Next, she contents not herself to put up this suit, but she further qualifies it, in several repeated petitions (whereby the ardency of her desire, and the strength of her faith doth appear) all which are recorded, both as a pattern to teach believers how they should carry in prayer, and also as evidences what will be their way and manner in that duty, when their spirit is in a good condition. The first qualification of the former petition is, 'Let us go forth into the field.' Going forth into the field, holds forth these two, 1. The extent of her desire, she would have him at home and abroad also, she desires not to go out of doors without him. 2. A desire of retiredness with him, that she might be alone in his company, as a wife going abroad to the fields alone with her husband, as Gen. 24:63, it is said, that 'Isaac went out to the fields to pray:' that is, that he might be the more retired in that duty. Observe. 1. That where desire of fellowship with Christ is right, it breathes after a walk with him every where, at home and abroad, they cannot endure to go out at doors, or to the fields without him. 2. Delight in Christ's company seeks to be retired with him, to be alone with him, to be freed from all other companies, and abstracted from all distraction, the more freely to be solaced with him.
Again, the pronoun, 'us,' 'let us go,' is not without good purpose added: it is not, go thou, nor, I will go; but, 'Let us go,' as bearing in it a double motive, and evidence of her affection. 1. That she offers herself to bear him company. Observe. When Christ's company is loved and respected, the soul will be content to leave all others, and go with him, for the entertaining of it. 2. It implies, that though she had an errand, and desire to be abroad yet, she could not endure to go about it without him; therefore (saith she) 'Let us go.' Observe. 1. The fields, and most pleasant recreations, are heartless and wearisome without Christ's company in the believer's esteem. 2. His company is the believer's great encouragement to undertake any thing, and that which makes his out-going and in-coming pleasant: she is content to go with him, and cannot aide to go without him. Lastly, It shews her respecting that which was her part in the exercise, as well as his, and her resolution to conform her practice to her prayers; for, as she desires him to go, so she is willing to go herself: if we would expect the answer of prayer, our practices should be like our prayers.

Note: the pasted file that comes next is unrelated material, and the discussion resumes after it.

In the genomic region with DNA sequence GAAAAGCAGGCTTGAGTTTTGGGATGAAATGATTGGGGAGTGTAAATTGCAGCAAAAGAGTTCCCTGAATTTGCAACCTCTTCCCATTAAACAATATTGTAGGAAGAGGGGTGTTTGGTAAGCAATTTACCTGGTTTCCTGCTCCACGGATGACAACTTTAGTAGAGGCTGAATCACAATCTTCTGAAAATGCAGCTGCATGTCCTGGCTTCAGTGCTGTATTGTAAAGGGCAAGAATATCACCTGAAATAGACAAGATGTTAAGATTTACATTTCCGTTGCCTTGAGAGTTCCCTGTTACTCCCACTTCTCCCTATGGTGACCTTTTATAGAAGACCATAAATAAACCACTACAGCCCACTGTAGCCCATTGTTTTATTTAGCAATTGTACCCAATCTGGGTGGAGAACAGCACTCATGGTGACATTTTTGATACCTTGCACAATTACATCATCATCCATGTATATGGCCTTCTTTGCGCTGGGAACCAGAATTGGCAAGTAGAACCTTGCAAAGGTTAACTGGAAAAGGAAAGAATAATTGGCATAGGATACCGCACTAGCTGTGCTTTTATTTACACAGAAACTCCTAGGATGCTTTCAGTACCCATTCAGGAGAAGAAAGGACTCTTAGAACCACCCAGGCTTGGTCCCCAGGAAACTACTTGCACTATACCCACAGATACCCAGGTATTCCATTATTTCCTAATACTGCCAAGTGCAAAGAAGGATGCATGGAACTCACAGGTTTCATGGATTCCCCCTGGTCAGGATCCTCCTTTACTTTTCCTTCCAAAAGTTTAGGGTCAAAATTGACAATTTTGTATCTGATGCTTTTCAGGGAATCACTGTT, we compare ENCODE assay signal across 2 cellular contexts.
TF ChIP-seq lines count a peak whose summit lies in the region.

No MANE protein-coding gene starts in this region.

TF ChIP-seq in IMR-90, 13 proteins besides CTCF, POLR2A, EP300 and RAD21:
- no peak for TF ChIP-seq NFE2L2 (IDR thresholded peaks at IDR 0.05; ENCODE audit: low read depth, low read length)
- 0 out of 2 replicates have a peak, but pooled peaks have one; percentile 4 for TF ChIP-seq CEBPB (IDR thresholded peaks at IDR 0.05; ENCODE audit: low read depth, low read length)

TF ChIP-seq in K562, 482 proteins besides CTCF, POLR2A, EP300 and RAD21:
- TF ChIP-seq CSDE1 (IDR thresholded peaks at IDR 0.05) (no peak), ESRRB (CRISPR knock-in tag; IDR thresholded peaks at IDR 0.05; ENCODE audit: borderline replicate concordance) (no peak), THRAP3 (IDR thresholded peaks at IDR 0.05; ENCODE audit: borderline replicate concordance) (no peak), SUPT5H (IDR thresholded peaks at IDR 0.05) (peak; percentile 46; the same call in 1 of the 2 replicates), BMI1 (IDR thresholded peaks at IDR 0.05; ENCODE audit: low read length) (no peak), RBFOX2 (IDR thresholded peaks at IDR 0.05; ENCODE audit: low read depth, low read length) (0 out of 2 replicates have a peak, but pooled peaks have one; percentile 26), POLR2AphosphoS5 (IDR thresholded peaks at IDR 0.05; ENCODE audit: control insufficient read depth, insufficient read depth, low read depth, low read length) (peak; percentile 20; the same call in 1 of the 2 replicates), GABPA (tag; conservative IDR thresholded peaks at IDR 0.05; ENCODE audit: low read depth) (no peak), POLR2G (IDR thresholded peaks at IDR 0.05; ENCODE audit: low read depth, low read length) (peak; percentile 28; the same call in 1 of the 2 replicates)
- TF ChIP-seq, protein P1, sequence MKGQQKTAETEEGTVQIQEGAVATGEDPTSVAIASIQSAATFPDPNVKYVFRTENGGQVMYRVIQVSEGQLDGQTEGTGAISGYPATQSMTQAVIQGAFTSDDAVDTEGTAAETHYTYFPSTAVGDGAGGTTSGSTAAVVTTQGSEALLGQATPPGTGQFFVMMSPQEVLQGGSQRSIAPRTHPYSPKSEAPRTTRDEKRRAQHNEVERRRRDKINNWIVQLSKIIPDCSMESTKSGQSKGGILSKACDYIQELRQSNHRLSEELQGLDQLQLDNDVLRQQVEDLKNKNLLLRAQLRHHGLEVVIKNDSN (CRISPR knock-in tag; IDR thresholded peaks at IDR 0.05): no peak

The second qualification is, 'Let us lodge in the villages.' Villages are rural, or land-ward places, by that name distinguished from towns or cities; in these, men travelling, or continuing a time in the fields for their recreation or business, do lodge, as retired from their ordinary vocations in cities. Her desire, 'let us lodge' in these (or, as the word is, let us night or dwell there) shews that she desired him abroad with her, nor for a piece of a day, to return at night, but for a greater length and continuance of time, as loving rather to lodge with him in the villages, and to take what might be had in his company, for lengthening their retirement, than to return hastily to the city, or business whereby she might be distracted, and in hazard of an interruption of her communion with him. Observe. 1. True desire of communion with Christ in the enjoyment of his presence, as it presseth for retiredness with him, so is it desirous to have that lengthened, and cannot endure to think of parting with him, when it gets him in a corner. 2. A back-side, or a corner alone with Christ's company, is good lodging to a lover of Christ: solitariness with his presence, is more frequented and delighted in by such, than more public fellowship and societies.